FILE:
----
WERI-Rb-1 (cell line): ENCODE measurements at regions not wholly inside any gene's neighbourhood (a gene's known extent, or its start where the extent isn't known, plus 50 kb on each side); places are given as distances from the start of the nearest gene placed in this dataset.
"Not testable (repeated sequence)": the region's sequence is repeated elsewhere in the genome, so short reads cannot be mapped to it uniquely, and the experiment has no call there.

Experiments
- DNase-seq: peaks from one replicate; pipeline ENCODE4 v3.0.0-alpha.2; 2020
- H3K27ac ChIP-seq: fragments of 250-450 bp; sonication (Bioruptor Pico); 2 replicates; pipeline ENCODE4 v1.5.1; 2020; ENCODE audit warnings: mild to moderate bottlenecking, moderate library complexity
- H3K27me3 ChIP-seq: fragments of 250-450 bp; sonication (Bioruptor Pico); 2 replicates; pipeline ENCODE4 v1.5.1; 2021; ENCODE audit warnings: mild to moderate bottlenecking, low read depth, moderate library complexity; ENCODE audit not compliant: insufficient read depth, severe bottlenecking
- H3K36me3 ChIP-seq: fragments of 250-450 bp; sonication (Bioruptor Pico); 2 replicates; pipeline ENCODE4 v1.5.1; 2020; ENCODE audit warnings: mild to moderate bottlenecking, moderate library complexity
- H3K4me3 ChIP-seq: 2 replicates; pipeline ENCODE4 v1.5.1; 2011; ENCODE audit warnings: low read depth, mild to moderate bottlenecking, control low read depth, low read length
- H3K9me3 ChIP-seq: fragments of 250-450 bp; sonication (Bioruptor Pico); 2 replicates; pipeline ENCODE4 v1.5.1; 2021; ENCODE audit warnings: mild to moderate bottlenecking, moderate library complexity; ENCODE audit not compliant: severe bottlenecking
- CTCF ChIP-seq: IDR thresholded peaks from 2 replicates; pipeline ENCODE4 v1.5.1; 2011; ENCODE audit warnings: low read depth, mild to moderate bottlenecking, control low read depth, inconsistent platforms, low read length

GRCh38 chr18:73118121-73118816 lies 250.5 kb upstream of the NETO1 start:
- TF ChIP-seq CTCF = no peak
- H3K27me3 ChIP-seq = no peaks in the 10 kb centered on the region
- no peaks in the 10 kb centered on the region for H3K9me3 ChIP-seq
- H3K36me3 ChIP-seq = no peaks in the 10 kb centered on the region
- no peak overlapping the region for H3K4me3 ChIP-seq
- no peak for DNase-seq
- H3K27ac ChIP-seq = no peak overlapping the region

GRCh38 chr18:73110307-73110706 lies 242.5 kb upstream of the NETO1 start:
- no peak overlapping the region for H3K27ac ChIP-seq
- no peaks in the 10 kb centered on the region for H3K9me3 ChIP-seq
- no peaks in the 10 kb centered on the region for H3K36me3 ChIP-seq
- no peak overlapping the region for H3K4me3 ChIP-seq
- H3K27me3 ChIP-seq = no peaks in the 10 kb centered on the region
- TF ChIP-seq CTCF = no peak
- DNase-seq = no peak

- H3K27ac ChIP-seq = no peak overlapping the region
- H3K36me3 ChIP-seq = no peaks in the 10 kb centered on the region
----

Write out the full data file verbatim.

WERI-Rb-1 (cell line): ENCODE measurements at regions not wholly inside any gene's neighbourhood (a gene's known extent, or its start where the extent isn't known, plus 50 kb on each side); places are given as distances from the start of the nearest gene placed in this dataset.
"Not testable (repeated sequence)": the region's sequence is repeated elsewhere in the genome, so short reads cannot be mapped to it uniquely, and the experiment has no call there.

Experiments
- DNase-seq: peaks from one replicate; pipeline ENCODE4 v3.0.0-alpha.2; 2020
- H3K27ac ChIP-seq: fragments of 250-450 bp; sonication (Bioruptor Pico); 2 replicates; pipeline ENCODE4 v1.5.1; 2020; ENCODE audit warnings: mild to moderate bottlenecking, moderate library complexity
- H3K27me3 ChIP-seq: fragments of 250-450 bp; sonication (Bioruptor Pico); 2 replicates; pipeline ENCODE4 v1.5.1; 2021; ENCODE audit warnings: mild to moderate bottlenecking, low read depth, moderate library complexity; ENCODE audit not compliant: insufficient read depth, severe bottlenecking
- H3K36me3 ChIP-seq: fragments of 250-450 bp; sonication (Bioruptor Pico); 2 replicates; pipeline ENCODE4 v1.5.1; 2020; ENCODE audit warnings: mild to moderate bottlenecking, moderate library complexity
- H3K4me3 ChIP-seq: 2 replicates; pipeline ENCODE4 v1.5.1; 2011; ENCODE audit warnings: low read depth, mild to moderate bottlenecking, control low read depth, low read length
- H3K9me3 ChIP-seq: fragments of 250-450 bp; sonication (Bioruptor Pico); 2 replicates; pipeline ENCODE4 v1.5.1; 2021; ENCODE audit warnings: mild to moderate bottlenecking, moderate library complexity; ENCODE audit not compliant: severe bottlenecking
- CTCF ChIP-seq: IDR thresholded peaks from 2 replicates; pipeline ENCODE4 v1.5.1; 2011; ENCODE audit warnings: low read depth, mild to moderate bottlenecking, control low read depth, inconsistent platforms, low read length

GRCh38 chr18:73118121-73118816 lies 250.5 kb upstream of the NETO1 start:
- TF ChIP-seq CTCF = no peak
- H3K27me3 ChIP-seq = no peaks in the 10 kb centered on the region
- no peaks in the 10 kb centered on the region for H3K9me3 ChIP-seq
- H3K36me3 ChIP-seq = no peaks in the 10 kb centered on the region
- no peak overlapping the region for H3K4me3 ChIP-seq
- no peak for DNase-seq
- H3K27ac ChIP-seq = no peak overlapping the region

GRCh38 chr18:73110307-73110706 lies 242.5 kb upstream of the NETO1 start:
- no peak overlapping the region for H3K27ac ChIP-seq
- no peaks in the 10 kb centered on the region for H3K9me3 ChIP-seq
- no peaks in the 10 kb centered on the region for H3K36me3 ChIP-seq
- no peak overlapping the region for H3K4me3 ChIP-seq
- H3K27me3 ChIP-seq = no peaks in the 10 kb centered on the region
- TF ChIP-seq CTCF = no peak
- DNase-seq = no peak

- H3K27ac ChIP-seq = no peak overlapping the region
- H3K36me3 ChIP-seq = no peaks in the 10 kb centered on the region